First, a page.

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Reference: Garza RM, et al. (2009) In vitro analysis of Hrd1p-mediated retrotranslocation of its multispanning membrane substrate 3-hydroxy-3-methylglutaryl (HMG)-CoA reductase. J Biol Chem 284(22):14710-22

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Abstract

Endoplasmic reticulum (ER)-associated degradation (ERAD) is responsible for the ubiquitin-mediated destruction of both misfolded and normal ER-resident proteins. ERAD substrates must be moved from the ER to the cytoplasm for ubiquitination and proteasomal destruction by a process called retrotranslocation. Many aspects of retrotranslocation are poorly understood, including its generality, the cellular components required, the energetics, and the mechanism of transfer through the ER membrane. To address these questions, we have developed an in vitro assay, using the 8-transmembrane span ER-resident Hmg2p isozyme of HMG-CoA reductase fused to GFP, which undergoes regulated ERAD mediated by the Hrd1p ubiquitin ligase. We have now directly demonstrated in vitro retrotranslocation of full-length, ubiquitinated Hmg2p-GFP to the aqueous phase. Hrd1p was rate-limiting for Hmg2p-GFP retrotranslocation, which required ATP, the AAA-ATPase Cdc48p, and its receptor Ubx2p. In addition, the adaptors Dsk2p and Rad23p, normally implicated in later parts of the pathway, were required. Hmg2p-GFP retrotranslocation did not depend on any of the proposed ER channel candidates. To examine the role of the Hrd1p transmembrane domain as a retrotranslocon, we devised a self-ubiquitinating polytopic substrate (Hmg1-Hrd1p) that undergoes ERAD in the absence of Hrd1p. In vitro retrotranslocation of full-length Hmg1-Hrd1p occurred in the absence of the Hrd1p transmembrane domain, indicating that it did not serve a required channel function. These studies directly demonstrate polytopic membrane protein retrotranslocation during ERAD and delineate avenues for mechanistic understanding of this general process.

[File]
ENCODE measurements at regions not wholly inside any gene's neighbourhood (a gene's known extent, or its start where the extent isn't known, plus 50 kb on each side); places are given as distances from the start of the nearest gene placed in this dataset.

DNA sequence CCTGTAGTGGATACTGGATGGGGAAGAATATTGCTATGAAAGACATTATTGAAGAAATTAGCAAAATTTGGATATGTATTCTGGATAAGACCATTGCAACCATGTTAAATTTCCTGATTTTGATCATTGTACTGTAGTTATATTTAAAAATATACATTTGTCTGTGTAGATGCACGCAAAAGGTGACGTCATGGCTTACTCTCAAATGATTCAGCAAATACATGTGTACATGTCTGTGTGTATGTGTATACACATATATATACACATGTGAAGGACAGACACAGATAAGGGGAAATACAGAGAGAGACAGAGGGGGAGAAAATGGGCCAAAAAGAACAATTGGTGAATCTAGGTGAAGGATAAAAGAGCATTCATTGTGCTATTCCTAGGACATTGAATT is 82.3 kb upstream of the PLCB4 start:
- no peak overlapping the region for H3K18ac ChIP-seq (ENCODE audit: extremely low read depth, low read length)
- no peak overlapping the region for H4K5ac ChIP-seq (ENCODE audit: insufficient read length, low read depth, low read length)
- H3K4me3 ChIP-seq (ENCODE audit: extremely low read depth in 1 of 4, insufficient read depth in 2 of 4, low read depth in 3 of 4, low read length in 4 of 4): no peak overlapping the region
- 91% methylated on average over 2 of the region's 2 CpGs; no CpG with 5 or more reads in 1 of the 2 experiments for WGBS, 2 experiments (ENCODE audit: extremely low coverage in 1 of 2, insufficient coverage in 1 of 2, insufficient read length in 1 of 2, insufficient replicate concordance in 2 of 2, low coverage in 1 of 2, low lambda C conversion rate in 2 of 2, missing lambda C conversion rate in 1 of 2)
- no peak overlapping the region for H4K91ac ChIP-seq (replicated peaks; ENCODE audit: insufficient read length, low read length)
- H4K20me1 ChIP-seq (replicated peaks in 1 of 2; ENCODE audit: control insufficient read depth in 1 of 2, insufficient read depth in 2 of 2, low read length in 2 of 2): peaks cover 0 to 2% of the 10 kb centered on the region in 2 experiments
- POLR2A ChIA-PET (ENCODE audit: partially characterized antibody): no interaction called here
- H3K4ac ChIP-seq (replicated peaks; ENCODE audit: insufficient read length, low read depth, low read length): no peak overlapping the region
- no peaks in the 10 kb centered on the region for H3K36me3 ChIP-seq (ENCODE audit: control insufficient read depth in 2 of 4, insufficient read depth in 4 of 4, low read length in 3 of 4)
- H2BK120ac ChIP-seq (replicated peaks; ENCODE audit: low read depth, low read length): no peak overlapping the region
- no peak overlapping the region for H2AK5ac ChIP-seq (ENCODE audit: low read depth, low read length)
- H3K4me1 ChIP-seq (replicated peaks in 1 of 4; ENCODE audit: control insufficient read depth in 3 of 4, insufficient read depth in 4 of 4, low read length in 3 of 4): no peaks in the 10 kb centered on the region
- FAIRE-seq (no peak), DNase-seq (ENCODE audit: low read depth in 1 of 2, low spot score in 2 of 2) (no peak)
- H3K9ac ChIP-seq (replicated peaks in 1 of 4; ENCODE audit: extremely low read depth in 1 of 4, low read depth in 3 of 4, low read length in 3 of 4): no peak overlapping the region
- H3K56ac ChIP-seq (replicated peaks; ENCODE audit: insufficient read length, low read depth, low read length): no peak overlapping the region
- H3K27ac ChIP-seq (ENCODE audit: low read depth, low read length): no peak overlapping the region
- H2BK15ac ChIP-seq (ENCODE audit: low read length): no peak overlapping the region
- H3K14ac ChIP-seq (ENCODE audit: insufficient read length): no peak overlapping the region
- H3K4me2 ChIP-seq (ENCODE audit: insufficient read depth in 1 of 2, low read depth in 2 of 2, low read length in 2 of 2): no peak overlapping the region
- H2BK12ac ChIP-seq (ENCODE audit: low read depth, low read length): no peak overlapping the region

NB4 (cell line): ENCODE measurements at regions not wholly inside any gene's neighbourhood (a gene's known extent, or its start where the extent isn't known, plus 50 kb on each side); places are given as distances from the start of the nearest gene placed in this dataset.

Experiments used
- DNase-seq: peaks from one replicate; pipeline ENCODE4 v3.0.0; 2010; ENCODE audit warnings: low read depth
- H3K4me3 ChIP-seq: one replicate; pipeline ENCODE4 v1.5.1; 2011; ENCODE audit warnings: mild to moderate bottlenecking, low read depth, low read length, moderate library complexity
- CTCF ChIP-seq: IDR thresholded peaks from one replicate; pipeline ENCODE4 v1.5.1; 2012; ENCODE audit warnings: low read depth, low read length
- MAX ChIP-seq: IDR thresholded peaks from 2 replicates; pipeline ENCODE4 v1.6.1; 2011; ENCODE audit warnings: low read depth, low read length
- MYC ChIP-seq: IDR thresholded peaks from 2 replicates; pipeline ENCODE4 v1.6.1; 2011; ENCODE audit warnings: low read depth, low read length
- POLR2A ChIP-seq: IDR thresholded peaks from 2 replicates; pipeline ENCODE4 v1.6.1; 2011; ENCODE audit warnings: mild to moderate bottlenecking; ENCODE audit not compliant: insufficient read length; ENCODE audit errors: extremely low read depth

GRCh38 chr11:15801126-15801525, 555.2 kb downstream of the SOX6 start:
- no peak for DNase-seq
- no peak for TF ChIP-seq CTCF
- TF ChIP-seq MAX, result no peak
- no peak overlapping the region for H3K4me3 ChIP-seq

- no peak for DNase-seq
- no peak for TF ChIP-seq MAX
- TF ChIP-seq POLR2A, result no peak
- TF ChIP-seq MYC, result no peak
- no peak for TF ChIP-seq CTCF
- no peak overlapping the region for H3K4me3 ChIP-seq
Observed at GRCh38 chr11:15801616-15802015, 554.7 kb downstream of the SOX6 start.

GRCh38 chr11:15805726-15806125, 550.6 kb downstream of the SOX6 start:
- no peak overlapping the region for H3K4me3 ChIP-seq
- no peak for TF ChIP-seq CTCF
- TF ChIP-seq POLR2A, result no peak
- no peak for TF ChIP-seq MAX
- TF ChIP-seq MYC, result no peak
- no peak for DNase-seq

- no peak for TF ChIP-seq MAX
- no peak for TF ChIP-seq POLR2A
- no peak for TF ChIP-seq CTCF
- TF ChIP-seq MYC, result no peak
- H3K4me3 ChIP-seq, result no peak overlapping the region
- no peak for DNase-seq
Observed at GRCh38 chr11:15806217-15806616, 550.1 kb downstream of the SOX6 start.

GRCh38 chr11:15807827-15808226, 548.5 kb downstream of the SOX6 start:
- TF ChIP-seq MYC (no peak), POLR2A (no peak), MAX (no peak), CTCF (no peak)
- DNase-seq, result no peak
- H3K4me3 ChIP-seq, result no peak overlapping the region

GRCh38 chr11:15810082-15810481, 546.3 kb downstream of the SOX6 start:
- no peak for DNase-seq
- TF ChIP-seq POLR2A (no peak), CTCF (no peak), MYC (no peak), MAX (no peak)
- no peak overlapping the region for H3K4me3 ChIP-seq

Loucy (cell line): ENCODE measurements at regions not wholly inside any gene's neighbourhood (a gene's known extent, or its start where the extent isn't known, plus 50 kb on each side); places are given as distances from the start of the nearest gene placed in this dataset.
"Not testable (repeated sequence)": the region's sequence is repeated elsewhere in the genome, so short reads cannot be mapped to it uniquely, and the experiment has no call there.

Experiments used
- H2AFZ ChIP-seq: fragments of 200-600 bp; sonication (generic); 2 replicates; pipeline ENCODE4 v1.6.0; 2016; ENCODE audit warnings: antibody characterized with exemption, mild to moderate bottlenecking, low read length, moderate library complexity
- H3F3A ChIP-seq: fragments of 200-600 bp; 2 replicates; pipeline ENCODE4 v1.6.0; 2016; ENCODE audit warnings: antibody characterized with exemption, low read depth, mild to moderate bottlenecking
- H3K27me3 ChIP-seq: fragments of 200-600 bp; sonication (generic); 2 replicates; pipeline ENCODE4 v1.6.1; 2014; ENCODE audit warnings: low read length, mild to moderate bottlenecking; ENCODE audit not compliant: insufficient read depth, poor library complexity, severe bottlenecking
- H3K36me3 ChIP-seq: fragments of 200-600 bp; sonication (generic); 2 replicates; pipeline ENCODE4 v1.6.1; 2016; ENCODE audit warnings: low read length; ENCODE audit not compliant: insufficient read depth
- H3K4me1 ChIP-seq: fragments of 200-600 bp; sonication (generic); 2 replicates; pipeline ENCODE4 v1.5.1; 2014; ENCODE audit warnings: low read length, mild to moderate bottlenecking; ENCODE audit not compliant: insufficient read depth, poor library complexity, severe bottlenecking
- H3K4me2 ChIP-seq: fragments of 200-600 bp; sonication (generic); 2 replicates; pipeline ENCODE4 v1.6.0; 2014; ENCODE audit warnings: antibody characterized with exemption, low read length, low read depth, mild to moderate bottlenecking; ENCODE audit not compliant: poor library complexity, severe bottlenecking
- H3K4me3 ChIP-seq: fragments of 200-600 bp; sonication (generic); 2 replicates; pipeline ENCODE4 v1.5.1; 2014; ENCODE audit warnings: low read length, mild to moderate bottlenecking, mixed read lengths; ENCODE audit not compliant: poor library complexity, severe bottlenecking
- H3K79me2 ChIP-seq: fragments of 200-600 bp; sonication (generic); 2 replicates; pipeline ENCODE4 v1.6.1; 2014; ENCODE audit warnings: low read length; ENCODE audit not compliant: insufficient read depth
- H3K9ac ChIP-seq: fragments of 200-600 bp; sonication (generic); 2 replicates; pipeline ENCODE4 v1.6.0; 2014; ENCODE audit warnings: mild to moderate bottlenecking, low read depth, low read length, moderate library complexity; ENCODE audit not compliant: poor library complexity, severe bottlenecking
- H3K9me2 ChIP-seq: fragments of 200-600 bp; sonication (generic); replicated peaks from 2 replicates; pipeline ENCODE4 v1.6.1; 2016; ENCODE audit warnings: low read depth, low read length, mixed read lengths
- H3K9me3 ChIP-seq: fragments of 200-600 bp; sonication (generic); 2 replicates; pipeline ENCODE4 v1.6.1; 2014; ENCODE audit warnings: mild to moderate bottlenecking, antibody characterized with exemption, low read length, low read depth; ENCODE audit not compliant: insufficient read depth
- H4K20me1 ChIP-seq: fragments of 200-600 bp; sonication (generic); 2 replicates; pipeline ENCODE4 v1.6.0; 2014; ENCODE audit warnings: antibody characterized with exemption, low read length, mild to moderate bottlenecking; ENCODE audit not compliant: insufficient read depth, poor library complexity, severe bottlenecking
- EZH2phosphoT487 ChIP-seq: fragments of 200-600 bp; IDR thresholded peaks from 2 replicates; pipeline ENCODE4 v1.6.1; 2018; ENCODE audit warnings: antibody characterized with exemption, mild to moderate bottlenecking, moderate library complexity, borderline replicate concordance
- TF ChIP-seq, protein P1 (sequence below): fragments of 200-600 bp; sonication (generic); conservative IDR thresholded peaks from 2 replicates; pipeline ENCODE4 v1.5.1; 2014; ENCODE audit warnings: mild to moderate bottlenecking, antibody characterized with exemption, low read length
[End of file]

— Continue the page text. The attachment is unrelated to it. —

Reference Type
Journal Article | Research Support, N.I.H., Extramural
Authors
Garza RM, Sato BK, Hampton RY
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